The wait for the Supreme Court to release its decision on the constitutionality of ObamaCare is fraying the nerves of the chattering classes as they ponder its impact on the presidential election. Until the decision is announced, all both parties and the pundits can do is engage in idle speculation, but the pessimism on the left about the possibility of the president’s signature health care legislation being thrown out is leading to some interesting, if intemperate ideas. A good example comes from Juan Williams, who writes in The Hill to urge President Obama to try to make political hay out of what might otherwise be considered a disaster if the bill is junked.

Williams proposes that the president react by attempting to “blow up the system” in a manner that has not been seen since Franklin Roosevelt’s failed attempt to pack the Supreme Court in 1938. According to Williams, rather than the end of ObamaCare being seen as a humiliating failure, it would merely serve as an invitation to:

Use the bully pulpit of the White House, and the national stage of a presidential campaign, to launch a bitter attack on the current court as a corrupt tool of the Republican right wing.

It is a move that could energize Democrats and independents even as Republicans celebrate a major legal victory.

Some Democrats, sensing a political windfall, can’t wait to start the offensive.

But while an attack on the conservative majority on the High Court would be very popular with the liberal base of his party, it’s far from clear it would help him with independents or moderate Democrats. The comparison with FDR’s court spat should serve as a warning to the White House of the pitfalls of running against the separation of powers.

Roosevelt thought he was on solid ground when he sought to change the political balance of the Court because some of the New Deal legislation that it had overturned was popular. But his Court-packing plan was defeated because even members of his own party believed he was overreaching and seeking to grab even more power for an executive branch that increased its influence on his watch.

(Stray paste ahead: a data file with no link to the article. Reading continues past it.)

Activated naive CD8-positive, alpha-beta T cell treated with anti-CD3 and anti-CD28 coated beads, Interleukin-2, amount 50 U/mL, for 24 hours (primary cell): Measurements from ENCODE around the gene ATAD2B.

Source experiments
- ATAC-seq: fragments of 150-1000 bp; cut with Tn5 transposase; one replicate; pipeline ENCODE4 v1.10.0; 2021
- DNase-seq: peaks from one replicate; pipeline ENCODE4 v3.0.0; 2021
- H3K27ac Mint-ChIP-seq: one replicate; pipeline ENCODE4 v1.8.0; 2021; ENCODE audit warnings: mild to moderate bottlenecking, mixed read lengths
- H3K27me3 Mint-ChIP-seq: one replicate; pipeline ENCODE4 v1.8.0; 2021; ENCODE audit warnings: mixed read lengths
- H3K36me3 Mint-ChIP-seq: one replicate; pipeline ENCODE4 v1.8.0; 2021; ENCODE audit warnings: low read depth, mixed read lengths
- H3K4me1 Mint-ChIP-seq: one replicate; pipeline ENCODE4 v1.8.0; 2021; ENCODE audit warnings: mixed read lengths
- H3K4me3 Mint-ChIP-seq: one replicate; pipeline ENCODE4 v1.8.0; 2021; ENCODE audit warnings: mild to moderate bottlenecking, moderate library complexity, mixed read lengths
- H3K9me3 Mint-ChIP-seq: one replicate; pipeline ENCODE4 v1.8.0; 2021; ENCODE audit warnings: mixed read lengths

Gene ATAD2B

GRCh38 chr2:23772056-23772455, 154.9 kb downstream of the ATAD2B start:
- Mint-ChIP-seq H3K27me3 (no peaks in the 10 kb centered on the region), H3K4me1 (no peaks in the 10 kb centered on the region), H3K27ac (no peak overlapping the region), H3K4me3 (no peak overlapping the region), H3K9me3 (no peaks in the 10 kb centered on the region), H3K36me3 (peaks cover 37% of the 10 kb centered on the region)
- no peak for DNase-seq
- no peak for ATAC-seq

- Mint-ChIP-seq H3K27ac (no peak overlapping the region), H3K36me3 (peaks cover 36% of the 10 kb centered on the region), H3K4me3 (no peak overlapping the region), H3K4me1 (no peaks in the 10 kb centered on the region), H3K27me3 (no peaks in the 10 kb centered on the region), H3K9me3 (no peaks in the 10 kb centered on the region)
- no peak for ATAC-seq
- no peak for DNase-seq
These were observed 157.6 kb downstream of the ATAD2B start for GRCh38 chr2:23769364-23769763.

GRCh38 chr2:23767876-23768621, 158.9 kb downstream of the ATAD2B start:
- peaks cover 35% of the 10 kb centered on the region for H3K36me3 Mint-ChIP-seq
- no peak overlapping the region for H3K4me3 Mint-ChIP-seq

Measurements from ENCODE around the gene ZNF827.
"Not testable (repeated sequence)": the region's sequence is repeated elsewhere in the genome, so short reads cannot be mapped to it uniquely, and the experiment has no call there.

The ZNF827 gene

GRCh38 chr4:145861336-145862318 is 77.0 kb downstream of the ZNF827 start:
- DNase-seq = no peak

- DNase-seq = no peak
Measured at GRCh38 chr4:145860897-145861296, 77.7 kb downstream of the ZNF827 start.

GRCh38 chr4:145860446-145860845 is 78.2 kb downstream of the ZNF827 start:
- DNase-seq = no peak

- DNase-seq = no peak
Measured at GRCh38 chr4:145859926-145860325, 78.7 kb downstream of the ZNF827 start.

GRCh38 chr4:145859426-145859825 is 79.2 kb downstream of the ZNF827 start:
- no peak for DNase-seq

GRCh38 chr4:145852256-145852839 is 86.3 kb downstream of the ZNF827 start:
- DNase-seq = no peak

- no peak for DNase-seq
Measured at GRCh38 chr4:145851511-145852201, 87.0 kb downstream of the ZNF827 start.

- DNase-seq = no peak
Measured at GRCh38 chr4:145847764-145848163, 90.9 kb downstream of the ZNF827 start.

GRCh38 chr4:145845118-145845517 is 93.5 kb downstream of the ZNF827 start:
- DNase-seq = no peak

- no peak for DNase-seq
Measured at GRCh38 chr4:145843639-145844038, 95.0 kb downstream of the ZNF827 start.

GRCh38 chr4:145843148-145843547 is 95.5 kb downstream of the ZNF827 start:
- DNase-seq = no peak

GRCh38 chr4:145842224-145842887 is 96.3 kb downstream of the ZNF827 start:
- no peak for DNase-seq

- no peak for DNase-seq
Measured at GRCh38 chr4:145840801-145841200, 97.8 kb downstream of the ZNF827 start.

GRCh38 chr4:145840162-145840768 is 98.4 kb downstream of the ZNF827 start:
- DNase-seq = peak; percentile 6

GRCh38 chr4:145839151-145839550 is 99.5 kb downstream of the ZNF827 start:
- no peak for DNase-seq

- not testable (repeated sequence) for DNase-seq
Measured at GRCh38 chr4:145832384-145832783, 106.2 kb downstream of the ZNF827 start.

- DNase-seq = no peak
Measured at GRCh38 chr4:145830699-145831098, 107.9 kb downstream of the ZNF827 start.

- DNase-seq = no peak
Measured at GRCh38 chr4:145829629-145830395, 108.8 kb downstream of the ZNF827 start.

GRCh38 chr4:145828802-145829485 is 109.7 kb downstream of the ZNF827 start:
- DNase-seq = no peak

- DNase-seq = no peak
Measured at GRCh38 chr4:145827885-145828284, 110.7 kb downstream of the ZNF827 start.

But if FDR’s anti-Court offensive failed in spite of the popularity of the New Deal, how can Obama possibly hope to succeed when what he would be protesting would be the demise of legislation that most Americans oppose? If, as conservatives hope and liberals fear, the Court decides that the Constitution’s Commerce Clause cannot be interpreted to allow government to create commerce in order to regulate it and thereby compel citizens to make purchases, then it will be doing what the majority wants them to do.

There’s no doubt the president will seek to demagogue the issue if the health care law is invalid and try to portray the Court and the bill’s Republican opponents as seeking to snatch medicine out of the mouths of sick people, babies and the elderly. That’s a tactic that has had some success when it comes to defending entitlements against reform efforts. But a re-election campaign focused on defending the vast expansion of federal power and the budget that ObamaCare would mandate would be an invitation to a rerun of the 2010 midterms that ended in Democratic defeat.

Even more to the point, though the president might get some traction out of Court-bashing, too much attention paid to the Court would make him look like a politician seeking to overturn the traditional checks and balances enshrined in the Constitution. Instead of a conservative Court being labeled as radical, such a stance would brand the president in that fashion. That’s an unforced error that could further erode his chances of re-election.